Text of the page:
Monday, Aug. 31, 2009 | 2 a.m.
A workplace lawsuit filed by a group of immigrant laborers against a cleaning contractor popular with posh Strip restaurants is the latest controversy over how third-party operators conduct business in the strictly-regulated atmosphere of casinos.
The workers allege that Bravo Pro Maintenance made them work 13 hours a day, seven days a week, cleaning hip spots such as CatHouse at the Luxor and Trader Vic’s at Planet Hollywood — without breaks and without overtime. They say they were promised $1,300 every two weeks but were paid far less, an average of $4.40 per hour.
The workers’ attorney, Matthew Callister, says the company held its mostly-Mexican workforce in a form of “indentured servitude,” squeezing more labor out of frustrated workers by promising to make them whole one day. Many tired of waiting and quit. Others, undocumented and desperate for work, remain silent.
Attempts to reach Bravo Pro and its executives were unsuccessful. According to records filed with the secretary of state’s office, the company’s corporate officers resigned Aug. 7, about two weeks before Callister filed the class action lawsuit on behalf of what he says are hundreds of wronged workers.
“These workers are the poorest of the poor, and they were cheated,” Callister said.
Although stories of worker abuse are legion, the Bravo Pro case highlights the potent intersection of immigration and labor — an area of law that, despite much debate, remains unsettled.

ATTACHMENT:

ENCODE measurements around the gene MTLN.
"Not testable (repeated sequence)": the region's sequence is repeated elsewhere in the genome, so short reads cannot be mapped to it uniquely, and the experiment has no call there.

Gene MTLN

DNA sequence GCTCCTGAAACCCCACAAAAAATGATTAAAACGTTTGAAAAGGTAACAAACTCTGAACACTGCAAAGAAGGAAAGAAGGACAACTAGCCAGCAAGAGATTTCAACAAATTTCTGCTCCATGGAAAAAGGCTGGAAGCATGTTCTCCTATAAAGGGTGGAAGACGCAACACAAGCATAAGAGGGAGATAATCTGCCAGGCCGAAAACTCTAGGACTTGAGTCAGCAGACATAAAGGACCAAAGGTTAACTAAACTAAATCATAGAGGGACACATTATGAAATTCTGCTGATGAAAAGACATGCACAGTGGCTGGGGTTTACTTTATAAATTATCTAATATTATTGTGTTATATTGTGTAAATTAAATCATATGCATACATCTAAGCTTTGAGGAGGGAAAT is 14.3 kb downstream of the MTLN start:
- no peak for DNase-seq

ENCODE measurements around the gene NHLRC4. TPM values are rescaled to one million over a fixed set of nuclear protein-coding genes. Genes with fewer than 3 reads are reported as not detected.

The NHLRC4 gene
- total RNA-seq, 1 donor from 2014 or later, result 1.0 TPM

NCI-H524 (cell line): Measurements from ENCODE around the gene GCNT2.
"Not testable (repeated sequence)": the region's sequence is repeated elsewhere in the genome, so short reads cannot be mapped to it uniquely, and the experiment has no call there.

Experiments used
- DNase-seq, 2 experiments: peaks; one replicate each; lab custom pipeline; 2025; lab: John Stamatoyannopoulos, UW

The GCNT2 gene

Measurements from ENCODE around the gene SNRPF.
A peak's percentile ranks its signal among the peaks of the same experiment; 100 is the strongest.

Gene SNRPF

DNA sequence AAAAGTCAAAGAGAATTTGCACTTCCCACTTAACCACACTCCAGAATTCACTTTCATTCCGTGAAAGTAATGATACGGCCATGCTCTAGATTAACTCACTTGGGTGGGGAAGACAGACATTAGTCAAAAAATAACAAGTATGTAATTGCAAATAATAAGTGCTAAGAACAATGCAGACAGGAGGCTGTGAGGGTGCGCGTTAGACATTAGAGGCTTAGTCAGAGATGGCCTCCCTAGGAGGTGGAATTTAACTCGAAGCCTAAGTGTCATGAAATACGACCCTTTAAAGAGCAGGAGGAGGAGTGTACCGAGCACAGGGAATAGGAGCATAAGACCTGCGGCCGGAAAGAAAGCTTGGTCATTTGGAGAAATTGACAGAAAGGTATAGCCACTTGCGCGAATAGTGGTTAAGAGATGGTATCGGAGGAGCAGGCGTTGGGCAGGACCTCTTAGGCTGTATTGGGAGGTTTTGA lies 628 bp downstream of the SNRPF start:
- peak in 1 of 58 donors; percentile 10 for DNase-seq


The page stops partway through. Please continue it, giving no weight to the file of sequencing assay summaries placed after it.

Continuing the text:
Are illegal immigrants entitled to back pay?
Experts in labor and employment law say the answer, for the most part, is yes. A worker is a worker under the Fair Labor Standards Act, the federal law governing wage-and-hour abuses, and the aggrieved have a right to sue.
“If you didn’t have that protection, the government would open the door to crazy exploitation” of undocumented workers, said Ruth Milkman, a UCLA labor expert who has studied immigrants and union organizing. “There’s supposed to be a firewall between immigration and labor law.”
Key phrase: Supposed to be.
In 2002, the Supreme Court chipped a hole in the wall.
In a 5-4 decision, the court ruled in favor of Hoffman Plastic Compounds, which had contested the right of an undocumented worker to collect back pay after he was illegally fired for participating in an organizing drive. The defendant in the case was the National Labor Relations Board, which had supported the worker and, citing precedent, ordered the company to pay.
Essentially, the court ruled that immigration law superseded the National Labor Relations Act — the law that, among other things, protects union activity. Then-Chief Justice William Rehnquist, writing the majority opinion, said awarding back pay to undocumented workers would “encourage the successful evasion of apprehension by immigration authorities, condone prior violations of the immigration laws, and encourage future violations.”
William Gould, professor emeritus at Stanford Law School and former chairman of the federal labor board, said the Supreme Court decision rendered meaningless the precedent that workers, regardless of immigration status, are employees with legal rights.
But the narrow Supreme Court ruling was made in the context of a labor board issue. The Bravo Pro case, however, doesn’t hinge on a labor board connection but, rather, the Fair Labor Standards Act.
And Mitchell Rubinstein, professor of labor and employment law at St. John’s University, said the lower courts have held — and the 9th Circuit Court of Appeals has strongly suggested — that all workers have a right to sue employers for discrimination — and that the Fair Labor Standards Act applies to illegal immigrants.
Although that bodes well for the Bravo Pro workers, the issue is still very much alive.
“The door is not shut until the Supreme Court shuts it,” Gould said. “But most courts have balked at the idea (of denying immigrants legal standing) because it would create slavery.”